Water and the environment are indivisible. The management of water resources is central to our environmental future. And the formidable challenges the developing countries face in managing their water resources will be critical to our prospects for a secure and sustainable future as well as to theirs.

An indispensable key to the UN's success in undertaking this role in leading and catalyzing action by the entire world community is for it to become the primary source of objective, credible information on major global trends and issues.

It is only through changes in economic management and behaviour that we can hope to achieve a secure and sustainable balance between our economic, environmental and social needs and aspirations in the period ahead.


No sector of our economy will have a greater impact on the movement for sustainable development than road transport.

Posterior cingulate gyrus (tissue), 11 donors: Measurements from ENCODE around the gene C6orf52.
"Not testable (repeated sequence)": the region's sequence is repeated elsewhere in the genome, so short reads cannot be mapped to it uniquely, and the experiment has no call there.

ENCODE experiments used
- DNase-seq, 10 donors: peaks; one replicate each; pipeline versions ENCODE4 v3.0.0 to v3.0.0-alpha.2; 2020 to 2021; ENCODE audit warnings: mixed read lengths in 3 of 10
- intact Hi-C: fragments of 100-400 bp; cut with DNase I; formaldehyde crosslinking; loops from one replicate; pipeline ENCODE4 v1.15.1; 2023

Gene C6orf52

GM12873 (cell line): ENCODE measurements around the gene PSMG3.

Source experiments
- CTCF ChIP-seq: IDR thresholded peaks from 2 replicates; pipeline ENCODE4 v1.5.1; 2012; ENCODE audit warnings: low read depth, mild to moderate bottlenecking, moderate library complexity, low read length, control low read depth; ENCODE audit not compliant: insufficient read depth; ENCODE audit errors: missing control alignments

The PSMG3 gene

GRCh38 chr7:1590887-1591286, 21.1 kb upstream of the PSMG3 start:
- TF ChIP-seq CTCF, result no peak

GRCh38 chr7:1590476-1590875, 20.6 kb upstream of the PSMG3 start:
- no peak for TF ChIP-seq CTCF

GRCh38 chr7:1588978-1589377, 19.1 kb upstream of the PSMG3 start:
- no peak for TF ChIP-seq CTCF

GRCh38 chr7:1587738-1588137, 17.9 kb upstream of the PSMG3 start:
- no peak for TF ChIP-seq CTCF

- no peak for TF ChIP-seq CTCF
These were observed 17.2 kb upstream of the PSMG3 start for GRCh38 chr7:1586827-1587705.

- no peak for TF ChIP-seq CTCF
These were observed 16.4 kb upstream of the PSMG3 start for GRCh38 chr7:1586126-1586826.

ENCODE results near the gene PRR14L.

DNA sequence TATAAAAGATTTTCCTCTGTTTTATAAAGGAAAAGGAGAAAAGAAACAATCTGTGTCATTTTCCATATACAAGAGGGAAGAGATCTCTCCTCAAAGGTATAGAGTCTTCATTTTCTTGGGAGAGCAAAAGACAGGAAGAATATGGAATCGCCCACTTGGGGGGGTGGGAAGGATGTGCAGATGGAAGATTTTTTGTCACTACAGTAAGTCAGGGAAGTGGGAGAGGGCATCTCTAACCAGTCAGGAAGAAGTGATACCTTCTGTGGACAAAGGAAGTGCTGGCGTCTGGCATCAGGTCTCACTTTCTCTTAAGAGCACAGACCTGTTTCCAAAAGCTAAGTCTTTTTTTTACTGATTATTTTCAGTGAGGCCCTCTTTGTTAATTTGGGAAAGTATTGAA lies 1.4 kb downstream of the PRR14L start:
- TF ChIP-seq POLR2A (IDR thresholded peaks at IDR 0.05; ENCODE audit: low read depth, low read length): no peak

To be sure, the transition to sustainable development will produce both winners and losers. But the winners will be those who are leading the process of change and the losers will be those who lag it and are left behind.


Over the years all governments have developed a series of direct and indirect subsidies to various sectors of the economy - from energy, agriculture, transport, and resource development, to name but a few. While these were designed to serve purposes unrelated to their environmental impacts, it is now clear that many of them. amounting to literally hundreds of billions of dollars, provide de facto subsidies to practices that are environmentally destructive and unsustainable.

The profound changes laking place in the new South, provide hath new imperatives and new opportunities to forge a new set of cooperative global relationships which move beyond outmoded, traditional notions of north and south. They must take into account both the shift of economic growth and political weight towards the new South as well as the continuing entrenchment of dire and debilitating poverty.